The match that pitted the generations against each other went the way of youth and optimism rather than old age and cunning.
On the final whistle, Gary Johnson reflected that Yeovil's 1-0 defeat thanks to Matt Smith's header on the stroke of half-time meant their faint dreams of automatic promotion were now extinguished. On the other hand, the result should ensure that Oldham, managed by his son, Lee, survive in League One. Compared to the heartache both men suffered when Bristol City, managed by Gary and featuring Lee in midfield, were denied a place in the Premier League in the play-off final, the commiserations would be easy.
At the end of most games there is a handshake between the managers and an invitation to come for a drink. Here, there was an arrangement for Gary to stay over and see his granddaughter.
Only once did the emotion of father facing son break through. “I was very fidgety,” said Lee, dressed for the occasion in a three-piece suit. “In fact I nearly got sent off for coming on the pitch and kicking the ball. That just shows you where my head was.”
It was not lost on his father, who spent the night impassively standing with his hands behind his back. “When Lee went out on the pitch, I did think: 'what the bloody hell are you doing, son, pull yourself together'. That was the only time I felt like a dad.”
That aside, it was a pretty ordinary affair. The Tannoy should have played 'Father and Son' by Cat Stevens which seems to open with a line about the advisability of making a substitution: “It's not time to make a change. Just relax, take it easy.” Instead, they played 'Common People' by Pulp.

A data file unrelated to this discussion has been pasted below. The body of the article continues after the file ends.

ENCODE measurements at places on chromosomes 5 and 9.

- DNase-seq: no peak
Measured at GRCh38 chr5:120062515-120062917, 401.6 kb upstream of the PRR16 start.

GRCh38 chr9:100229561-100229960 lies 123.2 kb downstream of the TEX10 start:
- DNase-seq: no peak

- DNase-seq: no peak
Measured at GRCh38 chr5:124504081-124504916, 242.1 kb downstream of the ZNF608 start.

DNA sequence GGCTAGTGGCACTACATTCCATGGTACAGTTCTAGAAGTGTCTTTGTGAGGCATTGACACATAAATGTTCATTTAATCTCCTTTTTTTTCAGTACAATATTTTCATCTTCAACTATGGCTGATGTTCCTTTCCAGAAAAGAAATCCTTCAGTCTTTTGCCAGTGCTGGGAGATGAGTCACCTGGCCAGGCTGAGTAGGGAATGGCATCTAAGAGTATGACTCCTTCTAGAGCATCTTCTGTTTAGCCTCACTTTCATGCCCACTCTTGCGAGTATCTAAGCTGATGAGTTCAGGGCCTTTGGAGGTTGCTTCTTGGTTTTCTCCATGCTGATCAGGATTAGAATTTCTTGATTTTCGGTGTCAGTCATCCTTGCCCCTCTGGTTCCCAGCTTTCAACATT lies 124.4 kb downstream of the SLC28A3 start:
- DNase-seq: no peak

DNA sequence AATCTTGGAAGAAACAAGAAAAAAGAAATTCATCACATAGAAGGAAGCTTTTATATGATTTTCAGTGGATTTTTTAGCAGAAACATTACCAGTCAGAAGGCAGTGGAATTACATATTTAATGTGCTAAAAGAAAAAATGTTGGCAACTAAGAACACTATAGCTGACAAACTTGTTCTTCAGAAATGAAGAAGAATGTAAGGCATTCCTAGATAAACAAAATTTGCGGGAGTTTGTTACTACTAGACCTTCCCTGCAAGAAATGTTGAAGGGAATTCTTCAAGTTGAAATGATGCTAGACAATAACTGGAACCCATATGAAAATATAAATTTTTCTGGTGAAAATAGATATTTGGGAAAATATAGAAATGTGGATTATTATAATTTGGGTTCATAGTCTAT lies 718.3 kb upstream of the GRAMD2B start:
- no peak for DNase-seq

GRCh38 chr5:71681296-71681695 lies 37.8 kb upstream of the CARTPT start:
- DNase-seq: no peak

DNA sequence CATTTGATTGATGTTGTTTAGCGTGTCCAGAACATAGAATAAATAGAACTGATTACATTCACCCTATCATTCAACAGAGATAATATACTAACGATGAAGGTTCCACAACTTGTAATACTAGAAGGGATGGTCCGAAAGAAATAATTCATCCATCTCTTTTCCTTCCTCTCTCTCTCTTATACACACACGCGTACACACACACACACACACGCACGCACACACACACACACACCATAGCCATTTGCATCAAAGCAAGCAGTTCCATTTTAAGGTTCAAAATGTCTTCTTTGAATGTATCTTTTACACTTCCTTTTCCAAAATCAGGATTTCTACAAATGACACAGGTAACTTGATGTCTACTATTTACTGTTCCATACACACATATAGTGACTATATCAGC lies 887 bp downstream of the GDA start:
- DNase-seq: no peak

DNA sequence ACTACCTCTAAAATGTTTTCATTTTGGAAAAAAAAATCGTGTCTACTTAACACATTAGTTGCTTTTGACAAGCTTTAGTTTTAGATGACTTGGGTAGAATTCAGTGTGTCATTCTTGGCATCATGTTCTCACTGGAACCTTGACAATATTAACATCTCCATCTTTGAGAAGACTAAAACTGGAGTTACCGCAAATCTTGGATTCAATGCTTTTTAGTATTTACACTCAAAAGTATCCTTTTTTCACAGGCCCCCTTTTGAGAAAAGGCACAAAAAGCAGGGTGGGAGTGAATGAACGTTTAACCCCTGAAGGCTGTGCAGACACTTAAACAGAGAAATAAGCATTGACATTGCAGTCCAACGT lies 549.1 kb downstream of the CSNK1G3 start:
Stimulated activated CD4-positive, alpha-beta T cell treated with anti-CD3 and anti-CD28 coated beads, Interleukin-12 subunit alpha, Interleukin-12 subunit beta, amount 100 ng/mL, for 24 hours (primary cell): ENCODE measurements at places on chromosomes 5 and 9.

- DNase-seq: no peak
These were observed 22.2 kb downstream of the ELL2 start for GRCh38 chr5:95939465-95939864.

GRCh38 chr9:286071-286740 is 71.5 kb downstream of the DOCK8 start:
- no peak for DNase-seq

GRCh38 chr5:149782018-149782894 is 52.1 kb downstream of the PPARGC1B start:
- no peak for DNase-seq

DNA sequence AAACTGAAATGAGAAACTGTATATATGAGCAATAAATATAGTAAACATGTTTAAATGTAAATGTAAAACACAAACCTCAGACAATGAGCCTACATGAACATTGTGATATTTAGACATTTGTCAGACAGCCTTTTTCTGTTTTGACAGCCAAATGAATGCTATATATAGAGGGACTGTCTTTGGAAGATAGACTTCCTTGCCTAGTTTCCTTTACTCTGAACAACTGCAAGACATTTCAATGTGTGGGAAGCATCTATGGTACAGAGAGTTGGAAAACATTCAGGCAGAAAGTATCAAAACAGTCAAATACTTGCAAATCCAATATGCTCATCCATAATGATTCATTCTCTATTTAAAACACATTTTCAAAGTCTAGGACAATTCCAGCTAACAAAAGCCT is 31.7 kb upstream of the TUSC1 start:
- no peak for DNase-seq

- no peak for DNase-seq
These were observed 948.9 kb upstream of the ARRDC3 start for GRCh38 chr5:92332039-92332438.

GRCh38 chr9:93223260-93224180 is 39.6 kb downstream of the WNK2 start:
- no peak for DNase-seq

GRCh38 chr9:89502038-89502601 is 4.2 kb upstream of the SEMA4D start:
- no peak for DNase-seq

All football men want their sons to follow them. In Sir Alex Ferguson's account of his time at Aberdeen, 'A Light in the North', there is a charming picture of Darren, who must have been about 10, standing on the touchline at Pittodrie in a tracksuit, seemingly directing the play.
It would, however, require a leap of the imagination for the two to manage against each other competitively. Either Peterborough would have to win an improbable promotion to the Premier League or Sir Alex would first have to relegate the world's biggest football brand and then refuse to resign once he had done so.
Only once before had father and son managed against each other. Bill Dodgin was famous for providing one of the worst football jokes of the 1960s. “Hello, I'm Dodgin, the new manager.” “So am I, mate, let me know if you see him.” He was also famous for managing Bristol Rovers against his own son, also confusingly called Bill, who was in charge of Fulham. Between 1969 and 1971 they met five times. Junior won 3-2.
That pattern was maintained at Boundary Park, which this season has seen plenty of cameras, although in contrast to their FA Cup heroics against Liverpool and Everton, most were trained on the respective dugouts and when the crowd began singing: “Johnson, Johnson give us a wave” both men stuck their arms up.Reuse content